Short Toronto-Dominion Bank at Your Peril

There’s $4.4 billion actively betting against Toronto-Dominion Bank (TSX:TD)(NYSE:TD) shares. Betting against such a terrific long-term compounder is not a good idea.

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It seems like investors are quite bearish on Toronto-Dominion Bank (TSX:TD)(NYSE:TD).

According to the latest report from the Toronto Stock Exchange, TD is Canada’s second-most heavily shorted stock with investors betting against more than 84.2 million shares. Based on the current share price of the company, a collective $4.4 billion is betting on shares of Canada’s second-largest bank to go down.

And remember, TD Bank is inter-listed, which means U.S. investors can bet against shares that trade on the New York Stock Exchange. According to the latest report from south of the border, an additional 6.8 million shares are being actively shorted by investors in the United States.

What exactly is behind this bearish sentiment for a company that has been a terrific long-term investment? Let’s take a closer look.

Canadian problems

Last year was tough for the Canadian economy, and 2016 doesn’t look like it’ll be much better.

It seems like every commodity was down, especially crude oil. Not only does a bank like TD have billions lent out to energy producers, but it has additional billions in mortgages and consumer loans to folks who work in the sector.

Weakness in Alberta has been well documented. Borrowers in the province are starting to default at alarming rates. Folks with underwater mortgages are starting to mail their keys back to the bank, taking advantage of Alberta’s non-recourse mortgage laws. Unlike every other province in Canada, borrowers in Alberta cannot be sued personally if they default on their mortgage. The lender can only go after the equity in the house.

This trend isn’t lost on other investors. For most of 2015, hedge funds crowded into what was dubbed as the “short Canada” trade. The theory was the unraveling of commodity markets would hit Canadian lenders hard. The weakness in the economy would then hit real estate prices, popping the bubble which has gotten so much press.

But so far, this isn’t happened. Sure, shares of TD are down over the last year, but only about 5%. And for the most part, housing prices have held up pretty well with the exception of a few places that have been really hit hard by crude’s decline, like Fort McMurray. Loan-loss provisions have barely crept upwards as oil companies and their employees have been able to stay afloat. And strong results from the company’s U.S. division have helped offset any weakness from Canada.

Problems with Canada’s economy could easily get worse. In fact, I’d argue it’s almost a given they do. But at the same time, TD is a diverse financial institution with operations across Canada and in the United States. It’s spread out and intelligently managed. It’ll survive this crisis.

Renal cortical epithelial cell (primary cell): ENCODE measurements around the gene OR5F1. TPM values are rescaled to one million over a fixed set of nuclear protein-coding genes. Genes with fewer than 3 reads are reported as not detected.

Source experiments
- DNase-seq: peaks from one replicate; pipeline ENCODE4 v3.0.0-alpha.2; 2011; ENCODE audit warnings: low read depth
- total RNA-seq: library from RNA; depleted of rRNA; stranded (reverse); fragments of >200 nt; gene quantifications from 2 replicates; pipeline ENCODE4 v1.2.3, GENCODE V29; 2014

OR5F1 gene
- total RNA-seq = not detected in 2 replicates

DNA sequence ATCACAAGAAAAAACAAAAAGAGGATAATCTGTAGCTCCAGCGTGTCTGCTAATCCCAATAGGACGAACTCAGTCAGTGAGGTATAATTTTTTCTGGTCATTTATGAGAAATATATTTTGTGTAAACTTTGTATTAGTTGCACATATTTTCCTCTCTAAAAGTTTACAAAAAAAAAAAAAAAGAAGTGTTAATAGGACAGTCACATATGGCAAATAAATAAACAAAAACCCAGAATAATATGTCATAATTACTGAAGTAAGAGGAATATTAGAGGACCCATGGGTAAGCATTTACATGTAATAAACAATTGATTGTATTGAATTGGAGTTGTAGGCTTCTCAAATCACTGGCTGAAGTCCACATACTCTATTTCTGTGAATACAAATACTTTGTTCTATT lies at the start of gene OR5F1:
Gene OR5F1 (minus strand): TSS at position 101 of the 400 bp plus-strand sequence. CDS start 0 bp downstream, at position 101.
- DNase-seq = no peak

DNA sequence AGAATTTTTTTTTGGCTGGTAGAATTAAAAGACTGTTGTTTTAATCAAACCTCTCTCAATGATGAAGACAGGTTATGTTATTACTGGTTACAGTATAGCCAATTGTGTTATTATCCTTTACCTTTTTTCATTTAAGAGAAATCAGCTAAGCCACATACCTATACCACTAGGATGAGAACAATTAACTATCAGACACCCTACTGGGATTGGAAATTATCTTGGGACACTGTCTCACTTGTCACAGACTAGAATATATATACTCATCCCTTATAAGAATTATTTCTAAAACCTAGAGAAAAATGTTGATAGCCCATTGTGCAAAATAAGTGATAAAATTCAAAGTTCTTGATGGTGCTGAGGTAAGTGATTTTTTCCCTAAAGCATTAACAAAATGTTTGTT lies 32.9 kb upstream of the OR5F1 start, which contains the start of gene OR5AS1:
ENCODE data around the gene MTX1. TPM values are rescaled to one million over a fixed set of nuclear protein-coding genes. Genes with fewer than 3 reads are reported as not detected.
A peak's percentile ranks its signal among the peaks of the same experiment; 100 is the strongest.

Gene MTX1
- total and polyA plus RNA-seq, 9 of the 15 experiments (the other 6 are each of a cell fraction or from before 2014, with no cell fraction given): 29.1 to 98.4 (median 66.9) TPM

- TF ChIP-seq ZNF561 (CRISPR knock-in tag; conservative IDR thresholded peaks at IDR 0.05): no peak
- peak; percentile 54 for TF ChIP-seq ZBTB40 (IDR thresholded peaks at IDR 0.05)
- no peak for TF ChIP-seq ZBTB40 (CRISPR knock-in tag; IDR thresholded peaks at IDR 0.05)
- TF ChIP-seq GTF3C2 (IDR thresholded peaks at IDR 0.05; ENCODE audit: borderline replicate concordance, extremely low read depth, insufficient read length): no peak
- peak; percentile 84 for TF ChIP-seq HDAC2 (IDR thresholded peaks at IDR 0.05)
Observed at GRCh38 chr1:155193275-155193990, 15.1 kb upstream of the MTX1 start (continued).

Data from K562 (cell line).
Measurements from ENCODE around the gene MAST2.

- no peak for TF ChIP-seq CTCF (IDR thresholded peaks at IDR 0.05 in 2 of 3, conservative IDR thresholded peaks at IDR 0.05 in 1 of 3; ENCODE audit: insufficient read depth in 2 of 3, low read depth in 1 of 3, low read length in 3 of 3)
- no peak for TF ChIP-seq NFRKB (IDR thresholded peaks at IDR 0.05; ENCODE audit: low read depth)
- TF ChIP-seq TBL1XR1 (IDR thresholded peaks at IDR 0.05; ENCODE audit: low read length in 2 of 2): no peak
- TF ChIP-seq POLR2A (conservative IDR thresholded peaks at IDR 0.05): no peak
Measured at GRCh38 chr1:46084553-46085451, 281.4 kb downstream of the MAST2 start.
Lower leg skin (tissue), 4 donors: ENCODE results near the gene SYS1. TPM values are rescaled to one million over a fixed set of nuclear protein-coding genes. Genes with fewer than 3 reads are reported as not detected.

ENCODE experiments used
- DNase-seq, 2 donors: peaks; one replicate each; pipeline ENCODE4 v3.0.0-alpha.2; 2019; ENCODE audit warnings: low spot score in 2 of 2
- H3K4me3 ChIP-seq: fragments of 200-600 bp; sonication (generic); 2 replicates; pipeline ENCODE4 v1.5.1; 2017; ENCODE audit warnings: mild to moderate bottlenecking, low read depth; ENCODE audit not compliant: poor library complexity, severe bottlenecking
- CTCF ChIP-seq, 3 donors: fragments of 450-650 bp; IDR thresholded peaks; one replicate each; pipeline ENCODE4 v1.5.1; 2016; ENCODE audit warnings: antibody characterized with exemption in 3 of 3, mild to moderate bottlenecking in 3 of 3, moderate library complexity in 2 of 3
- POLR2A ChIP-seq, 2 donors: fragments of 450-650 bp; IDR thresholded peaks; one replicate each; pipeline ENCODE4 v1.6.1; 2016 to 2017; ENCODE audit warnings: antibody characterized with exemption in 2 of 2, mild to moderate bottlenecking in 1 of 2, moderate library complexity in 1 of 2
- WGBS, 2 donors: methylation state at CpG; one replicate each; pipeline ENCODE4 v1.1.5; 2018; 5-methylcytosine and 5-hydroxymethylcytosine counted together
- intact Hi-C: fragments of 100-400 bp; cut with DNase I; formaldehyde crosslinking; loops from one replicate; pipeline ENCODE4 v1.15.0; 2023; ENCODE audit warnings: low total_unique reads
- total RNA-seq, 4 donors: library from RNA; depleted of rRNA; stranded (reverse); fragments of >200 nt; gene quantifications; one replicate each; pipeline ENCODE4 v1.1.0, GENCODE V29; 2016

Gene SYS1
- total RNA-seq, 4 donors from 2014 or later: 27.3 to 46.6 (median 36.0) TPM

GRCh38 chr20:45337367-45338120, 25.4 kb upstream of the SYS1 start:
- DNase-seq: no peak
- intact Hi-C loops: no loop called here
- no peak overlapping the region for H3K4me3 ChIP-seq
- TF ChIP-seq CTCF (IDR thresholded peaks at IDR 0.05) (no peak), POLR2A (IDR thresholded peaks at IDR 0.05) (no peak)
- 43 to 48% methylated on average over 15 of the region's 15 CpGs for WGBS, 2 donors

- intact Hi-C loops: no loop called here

One picture says a thousand words

Over the last 20+ years, it hasn’t been a good idea to bet against TD Bank. Courtesy of Yahoo Finance, here’s how TD performed from 1995 to today:

TD Bank 1995-2016

Over the last 21 years TD has dealt with the rise and collapse in the tech bubble, the giant fraud which was Enron, 9/11, the financial crisis of 2008-09, and at least two North American recessions. And yet shares are still up approximately 1,000% since the beginning of 1995, and that’s even before counting dividends.

Or, to put it another way, if you had stuck $100,000 in TD shares back on February 17, 1995 and forgot about them this whole time, you’d be sitting on an investment worth more than $1.7 million today if you had reinvested all dividends.

Why anyone would bet against a company with that kind of history is beyond me. Sure, there are some pretty major dips in that price chart, especially during 2008-09. But not only has TD recovered–it’s prospered.

If Canada continues to be weak, TD shares could sink farther. Over the short term, betting against the company could work. But as an investment over the next few decades, you’re nuts to bet against TD. Investors should take advantage of the weakness to buy shares to tuck away for a very long time.

This article represents the opinion of the writer, who may disagree with the “official” recommendation position of a Motley Fool premium service or advisor. We’re Motley! Questioning an investing thesis — even one of our own — helps us all think critically about investing and make decisions that help us become smarter, happier, and richer, so we sometimes publish articles that may not be in line with recommendations, rankings or other content.

Fool contributor Nelson Smith has no position in any stocks mentioned.

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